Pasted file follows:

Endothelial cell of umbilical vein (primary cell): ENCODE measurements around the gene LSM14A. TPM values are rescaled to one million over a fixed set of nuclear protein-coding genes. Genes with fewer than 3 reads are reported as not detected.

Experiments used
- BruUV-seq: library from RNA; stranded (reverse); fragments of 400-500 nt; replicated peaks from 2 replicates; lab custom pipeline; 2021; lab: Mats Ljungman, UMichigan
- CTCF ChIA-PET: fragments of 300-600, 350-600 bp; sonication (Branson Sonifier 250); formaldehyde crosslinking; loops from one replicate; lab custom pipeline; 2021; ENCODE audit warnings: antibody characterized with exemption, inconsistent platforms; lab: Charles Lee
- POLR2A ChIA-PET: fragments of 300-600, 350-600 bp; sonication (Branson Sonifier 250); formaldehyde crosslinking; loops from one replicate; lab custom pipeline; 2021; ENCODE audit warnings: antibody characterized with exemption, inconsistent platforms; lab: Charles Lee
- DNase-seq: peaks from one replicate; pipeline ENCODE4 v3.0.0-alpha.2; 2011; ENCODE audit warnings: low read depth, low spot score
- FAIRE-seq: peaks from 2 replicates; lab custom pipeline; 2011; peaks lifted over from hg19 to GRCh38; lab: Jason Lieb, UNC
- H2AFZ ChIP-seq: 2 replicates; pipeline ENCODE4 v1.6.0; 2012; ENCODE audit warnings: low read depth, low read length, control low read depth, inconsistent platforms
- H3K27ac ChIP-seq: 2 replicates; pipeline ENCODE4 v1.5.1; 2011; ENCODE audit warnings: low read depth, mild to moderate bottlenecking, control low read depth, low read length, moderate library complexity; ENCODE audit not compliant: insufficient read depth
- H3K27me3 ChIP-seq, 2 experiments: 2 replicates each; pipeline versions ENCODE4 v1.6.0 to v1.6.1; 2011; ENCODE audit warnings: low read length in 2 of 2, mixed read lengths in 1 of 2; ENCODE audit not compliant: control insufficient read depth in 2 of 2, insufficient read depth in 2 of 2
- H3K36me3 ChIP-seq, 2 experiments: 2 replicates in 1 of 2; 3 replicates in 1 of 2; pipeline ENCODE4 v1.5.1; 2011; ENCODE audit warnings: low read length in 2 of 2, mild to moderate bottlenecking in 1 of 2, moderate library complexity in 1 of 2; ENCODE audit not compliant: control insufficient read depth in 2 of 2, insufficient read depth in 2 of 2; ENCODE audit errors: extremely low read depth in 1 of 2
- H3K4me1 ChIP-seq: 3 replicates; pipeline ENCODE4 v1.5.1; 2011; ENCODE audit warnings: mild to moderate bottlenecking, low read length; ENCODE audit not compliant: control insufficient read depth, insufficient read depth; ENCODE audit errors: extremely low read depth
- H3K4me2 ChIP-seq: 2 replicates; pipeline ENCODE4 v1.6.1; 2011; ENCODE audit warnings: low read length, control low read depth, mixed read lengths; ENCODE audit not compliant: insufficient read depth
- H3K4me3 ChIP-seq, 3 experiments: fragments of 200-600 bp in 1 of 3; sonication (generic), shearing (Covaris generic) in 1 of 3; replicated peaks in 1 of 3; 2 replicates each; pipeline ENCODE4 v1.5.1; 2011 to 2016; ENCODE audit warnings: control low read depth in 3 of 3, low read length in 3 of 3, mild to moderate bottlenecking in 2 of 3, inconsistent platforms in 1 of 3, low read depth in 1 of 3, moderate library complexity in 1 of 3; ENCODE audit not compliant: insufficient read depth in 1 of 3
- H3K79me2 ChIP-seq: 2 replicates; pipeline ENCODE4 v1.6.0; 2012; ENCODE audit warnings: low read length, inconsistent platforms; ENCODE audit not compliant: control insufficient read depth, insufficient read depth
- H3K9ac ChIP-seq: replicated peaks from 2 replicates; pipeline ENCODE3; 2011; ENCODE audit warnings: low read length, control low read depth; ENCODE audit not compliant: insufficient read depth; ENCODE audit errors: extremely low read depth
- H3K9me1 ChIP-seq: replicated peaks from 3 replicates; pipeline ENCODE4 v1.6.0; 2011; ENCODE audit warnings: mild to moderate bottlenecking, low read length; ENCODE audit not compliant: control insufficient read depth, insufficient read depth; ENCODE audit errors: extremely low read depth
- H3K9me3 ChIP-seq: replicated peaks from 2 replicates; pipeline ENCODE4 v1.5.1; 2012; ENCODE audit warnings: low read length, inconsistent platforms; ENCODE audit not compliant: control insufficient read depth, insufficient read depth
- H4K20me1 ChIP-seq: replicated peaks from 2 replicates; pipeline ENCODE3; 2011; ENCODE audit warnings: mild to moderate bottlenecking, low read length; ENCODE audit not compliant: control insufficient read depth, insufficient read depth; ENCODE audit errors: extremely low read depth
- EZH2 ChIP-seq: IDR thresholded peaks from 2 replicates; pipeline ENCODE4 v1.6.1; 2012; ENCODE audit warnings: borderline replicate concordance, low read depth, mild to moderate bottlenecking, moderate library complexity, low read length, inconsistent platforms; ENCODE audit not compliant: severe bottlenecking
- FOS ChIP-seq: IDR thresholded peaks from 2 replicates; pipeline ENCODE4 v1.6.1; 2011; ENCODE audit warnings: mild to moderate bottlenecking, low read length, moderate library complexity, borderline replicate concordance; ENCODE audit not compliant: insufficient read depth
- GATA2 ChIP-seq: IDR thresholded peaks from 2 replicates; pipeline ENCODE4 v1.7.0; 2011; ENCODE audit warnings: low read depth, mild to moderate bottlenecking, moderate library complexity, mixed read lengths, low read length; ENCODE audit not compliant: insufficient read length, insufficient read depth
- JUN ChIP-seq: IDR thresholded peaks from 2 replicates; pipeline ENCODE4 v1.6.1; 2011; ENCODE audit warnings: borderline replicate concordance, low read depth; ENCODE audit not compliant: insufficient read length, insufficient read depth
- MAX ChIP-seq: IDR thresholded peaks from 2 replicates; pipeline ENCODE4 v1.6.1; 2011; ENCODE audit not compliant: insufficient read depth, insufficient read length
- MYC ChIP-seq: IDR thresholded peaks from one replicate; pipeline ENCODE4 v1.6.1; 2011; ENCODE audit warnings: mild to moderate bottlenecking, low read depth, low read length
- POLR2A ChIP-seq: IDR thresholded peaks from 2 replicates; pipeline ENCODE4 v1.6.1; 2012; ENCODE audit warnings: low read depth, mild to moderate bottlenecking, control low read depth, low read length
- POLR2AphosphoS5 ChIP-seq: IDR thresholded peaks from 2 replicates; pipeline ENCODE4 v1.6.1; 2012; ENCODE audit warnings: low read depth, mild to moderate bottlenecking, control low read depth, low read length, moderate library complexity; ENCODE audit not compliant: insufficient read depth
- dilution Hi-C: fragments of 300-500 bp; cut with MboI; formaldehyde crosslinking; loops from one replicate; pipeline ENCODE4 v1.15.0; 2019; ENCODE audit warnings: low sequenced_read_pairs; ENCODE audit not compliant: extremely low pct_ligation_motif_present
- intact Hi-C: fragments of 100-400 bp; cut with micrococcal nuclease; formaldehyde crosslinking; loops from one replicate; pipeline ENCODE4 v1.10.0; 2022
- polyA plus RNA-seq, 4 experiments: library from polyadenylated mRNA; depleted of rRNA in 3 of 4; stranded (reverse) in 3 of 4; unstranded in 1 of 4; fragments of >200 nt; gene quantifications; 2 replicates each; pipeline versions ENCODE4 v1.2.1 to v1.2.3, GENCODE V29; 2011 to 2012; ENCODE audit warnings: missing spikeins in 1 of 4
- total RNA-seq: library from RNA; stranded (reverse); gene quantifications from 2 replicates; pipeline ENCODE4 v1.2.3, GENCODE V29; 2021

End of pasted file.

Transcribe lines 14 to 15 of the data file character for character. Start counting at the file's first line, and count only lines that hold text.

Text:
- H3K4me3 ChIP-seq, 3 experiments: fragments of 200-600 bp in 1 of 3; sonication (generic), shearing (Covaris generic) in 1 of 3; replicated peaks in 1 of 3; 2 replicates each; pipeline ENCODE4 v1.5.1; 2011 to 2016; ENCODE audit warnings: control low read depth in 3 of 3, low read length in 3 of 3, mild to moderate bottlenecking in 2 of 3, inconsistent platforms in 1 of 3, low read depth in 1 of 3, moderate library complexity in 1 of 3; ENCODE audit not compliant: insufficient read depth in 1 of 3
- H3K79me2 ChIP-seq: 2 replicates; pipeline ENCODE4 v1.6.0; 2012; ENCODE audit warnings: low read length, inconsistent platforms; ENCODE audit not compliant: control insufficient read depth, insufficient read depth